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State Economy a Winner from University of Utah’s PAC-12 Move

University of Utah Football

February 29, 2012 – A new economic report shows that the move to the Pac-12 conference increased the economic impact of University of Utah football games by 60 percent in the inaugural 2011-2012 season. The overall economic impact from football games includes 210 jobs and $500,000 in state tax revenues.

The study, conducted by the Center for Public Policy & Administration and the Bureau of Economic and Business Research, showed that out-of-state attendance by fans of the opponent more than doubled at the five Pac-12 conference games at home, as compared to the average attendance in six prior seasons: from 546 people per game in the seasons from 2004-2005 to 2009-2010, to 1,272 people per game during the 2011-2012 season.

The resulting economic impacts were significant.

“Joining the Pac-12 has resulted in great benefits for the state of Utah,” said David Rudd, dean of the University’s College of Social and Behavioral Science. “Visitors spent $5.5 million during the five Pac-12 home games last season. Not only did they spend money here, they are more likely to return to our state. Being part of the Pac-12 is a significant boost to our state’s economy.”

A total of 321 out-of-state attendees to the five Pac-12 home games were surveyed about their spending habits while in the state. Spending per visitor per day averaged from $186 for University of Colorado fans to $295 for Oregon State University fans. When combined with the out-of-state attendance figures, researchers estimate that visitors to the Utah football games spent $5.5 million on in-state goods and services.

The study also measured the impacts of increased television revenues. For the first season in the Pac-12, the University’s share of television revenues was expected to be $3 million. By contrast, annual television revenues under the Mountain West Conference were $1.2 million.  Television revenue from Pac-12 games is projected to be $15 million by 2015.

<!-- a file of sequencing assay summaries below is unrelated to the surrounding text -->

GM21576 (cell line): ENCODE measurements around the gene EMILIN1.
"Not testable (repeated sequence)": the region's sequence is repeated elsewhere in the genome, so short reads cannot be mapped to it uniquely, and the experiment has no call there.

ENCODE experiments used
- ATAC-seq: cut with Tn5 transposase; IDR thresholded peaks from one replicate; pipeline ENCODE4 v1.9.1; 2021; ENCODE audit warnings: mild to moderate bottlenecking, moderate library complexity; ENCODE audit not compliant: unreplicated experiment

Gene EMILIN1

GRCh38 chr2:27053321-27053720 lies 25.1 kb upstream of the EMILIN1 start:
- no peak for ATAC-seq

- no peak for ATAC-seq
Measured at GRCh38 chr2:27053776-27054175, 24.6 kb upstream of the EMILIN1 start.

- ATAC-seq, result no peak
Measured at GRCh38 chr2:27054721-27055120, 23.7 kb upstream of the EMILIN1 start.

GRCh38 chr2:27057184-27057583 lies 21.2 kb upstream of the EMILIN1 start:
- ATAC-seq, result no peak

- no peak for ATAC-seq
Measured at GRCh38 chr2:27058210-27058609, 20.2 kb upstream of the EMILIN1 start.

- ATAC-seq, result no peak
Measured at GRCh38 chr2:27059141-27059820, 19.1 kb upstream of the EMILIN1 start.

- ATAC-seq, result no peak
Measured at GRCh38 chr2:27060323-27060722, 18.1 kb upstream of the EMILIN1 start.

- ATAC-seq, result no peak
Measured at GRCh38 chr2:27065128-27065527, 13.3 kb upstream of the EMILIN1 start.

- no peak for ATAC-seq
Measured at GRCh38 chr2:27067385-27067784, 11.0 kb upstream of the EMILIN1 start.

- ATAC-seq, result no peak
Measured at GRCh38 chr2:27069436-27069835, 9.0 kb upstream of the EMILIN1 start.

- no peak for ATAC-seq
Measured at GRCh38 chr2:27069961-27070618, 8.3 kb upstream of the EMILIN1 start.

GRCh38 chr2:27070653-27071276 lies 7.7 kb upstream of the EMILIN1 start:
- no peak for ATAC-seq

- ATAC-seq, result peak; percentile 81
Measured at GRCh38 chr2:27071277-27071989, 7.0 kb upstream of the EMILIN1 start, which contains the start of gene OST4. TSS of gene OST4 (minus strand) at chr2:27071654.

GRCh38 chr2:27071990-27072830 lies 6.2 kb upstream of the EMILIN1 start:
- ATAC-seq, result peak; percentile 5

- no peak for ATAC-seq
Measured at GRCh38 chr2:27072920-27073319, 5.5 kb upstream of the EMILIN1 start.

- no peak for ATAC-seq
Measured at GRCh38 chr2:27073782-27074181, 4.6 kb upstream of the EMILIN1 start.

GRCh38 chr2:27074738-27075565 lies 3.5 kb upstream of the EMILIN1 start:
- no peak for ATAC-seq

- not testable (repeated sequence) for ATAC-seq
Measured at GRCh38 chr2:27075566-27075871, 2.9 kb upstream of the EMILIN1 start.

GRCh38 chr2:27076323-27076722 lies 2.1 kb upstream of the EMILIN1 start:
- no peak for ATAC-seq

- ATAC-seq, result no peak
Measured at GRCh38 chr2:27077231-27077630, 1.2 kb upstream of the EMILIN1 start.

“Direct spending is just one part of the economic equation,” says research analyst Michael Hogue, who conducted the study. “Visitors’ spending and revenue from TV also generates multiple indirect benefits including the support of numerous jobs, earnings and new tax revenues.”

According to the study, the state gained $515,121 in tax revenue—$310,086 attributed to visitors’ spending and $205,035 generated from the University’s share in TV revenues. Of the tax revenue, $300,000 is new money—due solely to the switch to the Pac-12 conference—$177,000 attributed to new visitor spending and $123,000 to new television revenue in the first year of Pac-12 membership. Noteworthy is the fact that television revenue under Pac-12 is expected to increase dramatically over the next several years, raising along with it the economic benefits to the state from the football program.

To gauge the likelihood of future visits to the state, out-of-state visitors were also surveyed about their attitudes of Salt Lake City and the University. Visitors were asked their impressions of the area both before and after their visits. In every instance, favorable impressions increased, and neutral or unfavorable impressions decreased after visiting the area. Notably, 73 percent of first-time visitors surveyed said they were more likely to visit Utah again for reasons other than a football game.

A copy of the complete report:  “The Move to Pac-12: Economic Impact and Visitor Experience of University of Utah Football” can be obtained at


Dating back to 1946, the Center for Public Policy & Administration has served the state of Utah by providing research, education and consulting services to government entities and nonprofits. In-house experts conduct research on today’s challenging policy topics, evaluate programs, provide training and engage policy makers in critical discussions—resulting in a stronger, more robust and more efficient public sector.


The Bureau of Economic and Business Research (BEBR) is an applied research center in the David Eccles School of Business at the University of Utah. BEBR interacts with both private and public entities, conducting independent studies and engage in sponsored research. Learn more about BEBR at